For instance, a Johnnie Walker Blue Label whisky at the Belvedere Hotel in Davos would set you back about $41. That's $6 more than yesterday. And a double room at that hotel — at last check — would cost $1,133 each night.
The school had announced it would allow the traditional call to prayer from the Duke Chapel bell tower. The decision was excoriated, and today the private university in Durham, N.C., reversed course.
In an announcement, the company said Glass is not dead, it's just going through a "transition.
The fracking boom has transformed rural Trempealeau County, Wisconsin, and areas like it. There’s no oil or gas here — just sand, the kind oil and gas drillers prefer. Fracking has made sand a $10 billion industry, and publicly traded companies have rushed in, digging enormous mines. Trempealeau — on the western side of the state, population 28,000 or so — has more mines than any other county.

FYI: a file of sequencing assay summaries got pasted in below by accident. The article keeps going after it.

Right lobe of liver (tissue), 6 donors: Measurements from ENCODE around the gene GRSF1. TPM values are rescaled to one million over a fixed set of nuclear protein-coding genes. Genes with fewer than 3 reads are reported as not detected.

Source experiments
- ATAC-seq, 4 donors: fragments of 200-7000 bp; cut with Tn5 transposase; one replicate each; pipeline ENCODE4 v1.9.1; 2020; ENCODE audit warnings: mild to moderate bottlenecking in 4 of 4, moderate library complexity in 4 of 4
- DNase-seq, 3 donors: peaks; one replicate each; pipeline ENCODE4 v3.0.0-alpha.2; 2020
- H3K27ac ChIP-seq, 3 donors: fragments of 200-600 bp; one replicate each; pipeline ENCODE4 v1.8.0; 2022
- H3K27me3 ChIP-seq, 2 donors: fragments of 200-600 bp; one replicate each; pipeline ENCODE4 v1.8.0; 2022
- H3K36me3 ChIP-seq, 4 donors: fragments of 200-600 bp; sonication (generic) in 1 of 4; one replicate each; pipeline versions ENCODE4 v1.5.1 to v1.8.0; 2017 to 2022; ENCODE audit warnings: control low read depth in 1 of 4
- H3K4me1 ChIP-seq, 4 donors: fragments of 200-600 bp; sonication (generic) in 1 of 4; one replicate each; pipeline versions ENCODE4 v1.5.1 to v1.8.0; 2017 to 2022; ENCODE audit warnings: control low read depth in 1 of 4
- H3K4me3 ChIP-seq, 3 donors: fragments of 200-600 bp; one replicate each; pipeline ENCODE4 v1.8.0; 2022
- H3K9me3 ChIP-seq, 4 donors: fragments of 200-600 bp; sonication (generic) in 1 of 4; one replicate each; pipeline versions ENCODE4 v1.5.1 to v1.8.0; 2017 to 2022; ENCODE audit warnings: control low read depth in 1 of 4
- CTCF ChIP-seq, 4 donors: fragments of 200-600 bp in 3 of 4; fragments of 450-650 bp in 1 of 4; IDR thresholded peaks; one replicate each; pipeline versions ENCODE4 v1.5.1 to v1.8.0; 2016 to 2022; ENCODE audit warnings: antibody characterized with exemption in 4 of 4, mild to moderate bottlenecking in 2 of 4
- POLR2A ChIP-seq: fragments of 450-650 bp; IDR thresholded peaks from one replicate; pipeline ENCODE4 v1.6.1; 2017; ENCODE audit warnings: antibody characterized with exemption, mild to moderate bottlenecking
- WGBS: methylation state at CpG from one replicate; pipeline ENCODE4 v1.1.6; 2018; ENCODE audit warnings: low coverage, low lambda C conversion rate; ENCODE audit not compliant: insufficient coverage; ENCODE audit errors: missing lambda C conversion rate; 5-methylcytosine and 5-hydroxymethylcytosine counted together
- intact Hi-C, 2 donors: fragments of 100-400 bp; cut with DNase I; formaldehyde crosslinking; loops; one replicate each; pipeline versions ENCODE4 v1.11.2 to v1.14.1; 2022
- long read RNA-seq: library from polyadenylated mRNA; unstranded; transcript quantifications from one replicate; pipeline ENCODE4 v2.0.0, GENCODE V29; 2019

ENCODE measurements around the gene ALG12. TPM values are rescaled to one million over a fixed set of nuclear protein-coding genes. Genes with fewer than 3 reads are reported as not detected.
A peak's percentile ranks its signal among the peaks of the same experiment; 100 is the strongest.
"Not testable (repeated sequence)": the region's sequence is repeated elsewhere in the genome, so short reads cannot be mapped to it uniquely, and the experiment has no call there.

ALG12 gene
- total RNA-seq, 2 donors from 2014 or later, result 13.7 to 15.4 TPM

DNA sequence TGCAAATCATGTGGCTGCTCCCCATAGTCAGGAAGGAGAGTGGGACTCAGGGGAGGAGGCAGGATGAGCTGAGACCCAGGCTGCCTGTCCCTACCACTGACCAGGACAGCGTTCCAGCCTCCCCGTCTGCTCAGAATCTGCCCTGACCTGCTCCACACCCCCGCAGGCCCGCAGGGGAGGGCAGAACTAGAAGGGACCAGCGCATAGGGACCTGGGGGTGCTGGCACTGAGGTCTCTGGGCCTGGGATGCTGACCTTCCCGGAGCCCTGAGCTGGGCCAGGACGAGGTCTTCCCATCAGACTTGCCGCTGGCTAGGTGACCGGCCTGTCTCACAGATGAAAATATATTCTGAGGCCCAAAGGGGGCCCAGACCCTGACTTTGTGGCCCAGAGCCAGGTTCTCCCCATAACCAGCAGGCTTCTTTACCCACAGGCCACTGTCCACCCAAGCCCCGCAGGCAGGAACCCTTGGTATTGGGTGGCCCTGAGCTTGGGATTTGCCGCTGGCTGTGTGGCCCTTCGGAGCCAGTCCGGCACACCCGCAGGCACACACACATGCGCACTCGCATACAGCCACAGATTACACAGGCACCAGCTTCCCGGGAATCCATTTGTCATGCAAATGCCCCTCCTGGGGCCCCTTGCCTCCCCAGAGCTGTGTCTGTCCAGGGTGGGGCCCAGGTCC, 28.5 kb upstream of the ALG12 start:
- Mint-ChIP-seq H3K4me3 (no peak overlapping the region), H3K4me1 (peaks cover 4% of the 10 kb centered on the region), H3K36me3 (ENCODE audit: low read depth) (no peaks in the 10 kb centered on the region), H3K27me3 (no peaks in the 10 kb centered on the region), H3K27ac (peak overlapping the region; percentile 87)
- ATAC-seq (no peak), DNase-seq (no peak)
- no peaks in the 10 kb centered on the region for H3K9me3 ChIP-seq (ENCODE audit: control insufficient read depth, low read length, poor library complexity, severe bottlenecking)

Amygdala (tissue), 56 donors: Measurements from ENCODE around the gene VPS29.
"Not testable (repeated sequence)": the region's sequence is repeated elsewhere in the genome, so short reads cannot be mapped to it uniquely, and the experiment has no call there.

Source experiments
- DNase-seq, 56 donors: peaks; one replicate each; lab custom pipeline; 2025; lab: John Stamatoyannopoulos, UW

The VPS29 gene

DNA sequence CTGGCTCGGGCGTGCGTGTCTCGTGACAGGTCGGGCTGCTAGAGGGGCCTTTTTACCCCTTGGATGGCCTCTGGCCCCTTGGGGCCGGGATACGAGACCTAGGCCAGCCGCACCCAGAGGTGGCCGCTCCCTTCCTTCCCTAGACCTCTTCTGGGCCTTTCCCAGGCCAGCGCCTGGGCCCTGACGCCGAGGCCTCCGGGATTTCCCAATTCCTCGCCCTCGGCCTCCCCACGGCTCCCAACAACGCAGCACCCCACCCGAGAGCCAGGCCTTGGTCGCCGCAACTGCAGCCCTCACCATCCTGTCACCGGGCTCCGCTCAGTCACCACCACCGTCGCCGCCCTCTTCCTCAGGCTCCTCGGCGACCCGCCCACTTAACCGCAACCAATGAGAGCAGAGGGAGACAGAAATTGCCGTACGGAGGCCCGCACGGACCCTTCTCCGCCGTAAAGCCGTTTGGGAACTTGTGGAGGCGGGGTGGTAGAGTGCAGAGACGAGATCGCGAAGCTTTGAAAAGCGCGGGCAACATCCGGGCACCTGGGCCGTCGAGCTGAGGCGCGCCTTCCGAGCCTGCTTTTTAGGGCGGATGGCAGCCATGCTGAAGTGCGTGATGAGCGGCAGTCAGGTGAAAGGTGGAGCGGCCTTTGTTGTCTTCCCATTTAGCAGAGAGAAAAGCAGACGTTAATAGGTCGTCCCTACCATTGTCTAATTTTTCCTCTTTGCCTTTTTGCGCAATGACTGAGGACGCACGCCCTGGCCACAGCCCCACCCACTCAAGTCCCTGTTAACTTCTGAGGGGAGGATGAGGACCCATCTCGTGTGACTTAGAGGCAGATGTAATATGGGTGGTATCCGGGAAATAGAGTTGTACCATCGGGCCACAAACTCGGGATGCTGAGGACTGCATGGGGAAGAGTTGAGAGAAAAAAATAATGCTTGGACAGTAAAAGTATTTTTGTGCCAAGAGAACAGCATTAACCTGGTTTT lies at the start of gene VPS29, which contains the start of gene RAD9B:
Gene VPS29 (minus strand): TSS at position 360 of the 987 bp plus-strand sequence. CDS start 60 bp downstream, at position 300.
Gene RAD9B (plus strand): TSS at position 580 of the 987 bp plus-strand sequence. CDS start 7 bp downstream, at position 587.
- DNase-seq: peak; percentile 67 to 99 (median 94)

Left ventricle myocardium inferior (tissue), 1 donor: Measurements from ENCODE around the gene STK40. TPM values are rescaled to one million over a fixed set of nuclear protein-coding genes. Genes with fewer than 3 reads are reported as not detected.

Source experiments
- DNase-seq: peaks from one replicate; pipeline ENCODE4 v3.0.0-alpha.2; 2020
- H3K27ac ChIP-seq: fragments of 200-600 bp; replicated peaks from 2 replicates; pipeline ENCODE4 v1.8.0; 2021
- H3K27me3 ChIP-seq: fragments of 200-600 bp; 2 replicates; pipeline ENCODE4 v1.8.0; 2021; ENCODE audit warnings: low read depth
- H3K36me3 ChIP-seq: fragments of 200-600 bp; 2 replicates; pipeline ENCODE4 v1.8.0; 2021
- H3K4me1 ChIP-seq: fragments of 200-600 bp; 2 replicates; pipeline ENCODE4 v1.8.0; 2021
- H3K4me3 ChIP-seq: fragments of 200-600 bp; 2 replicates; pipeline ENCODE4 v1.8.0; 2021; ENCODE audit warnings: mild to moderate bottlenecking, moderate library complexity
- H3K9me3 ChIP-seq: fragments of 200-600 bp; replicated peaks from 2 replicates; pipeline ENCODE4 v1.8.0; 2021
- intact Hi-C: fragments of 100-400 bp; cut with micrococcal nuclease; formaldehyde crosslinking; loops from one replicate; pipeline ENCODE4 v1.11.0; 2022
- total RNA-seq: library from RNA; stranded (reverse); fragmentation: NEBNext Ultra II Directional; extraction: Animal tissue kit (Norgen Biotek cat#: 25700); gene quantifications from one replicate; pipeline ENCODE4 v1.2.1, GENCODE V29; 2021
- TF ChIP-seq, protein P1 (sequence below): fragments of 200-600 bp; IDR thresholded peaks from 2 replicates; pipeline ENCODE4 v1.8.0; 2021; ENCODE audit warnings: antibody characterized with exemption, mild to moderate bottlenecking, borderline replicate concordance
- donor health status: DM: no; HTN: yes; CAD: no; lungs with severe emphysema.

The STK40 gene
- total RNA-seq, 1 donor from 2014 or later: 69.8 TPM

“The onset of industrial sand mining pretty much flipped our county upside-down,” says Kevin Lien, who runs the county’s Department of Land Management. “And that’s probably an understatement.”
Pat Malone gives me a tour in her candy-apple red Toyota Corolla. She’s been here 26 years as a professor with the University of Wisconsin’s cooperative extension— kind of a full-time policy consultant to local government, on topics that include planning, health, and economic development.
In March 2010, a woman came into her office, worried about a new neighbor. “She was talking about this sand mine, and all these awful things that would happen,” Malone recalls. “And in my head I’m going, ‘It’s just sand.’”
Malone had seen plenty of sand mines. Mostly small and temporary — gravel pits — supplying local construction projects.
But when she looked at the permit application for this mine, it was different. Most were a few pages long. This one was a few inches thick.
In the next three years, the county approved 27 more permits like it.
We go past that first site and lots of others: Giant silos, processing plants, and huge piles of sand. All on land that used to be rolling hills, covered with trees.
All of which have special value to people here, as Malone knows, having done many surveys and focus groups as part of the County’s planning process. “People really, really, really value the natural environment here,” she says. “Universally, top of the list.”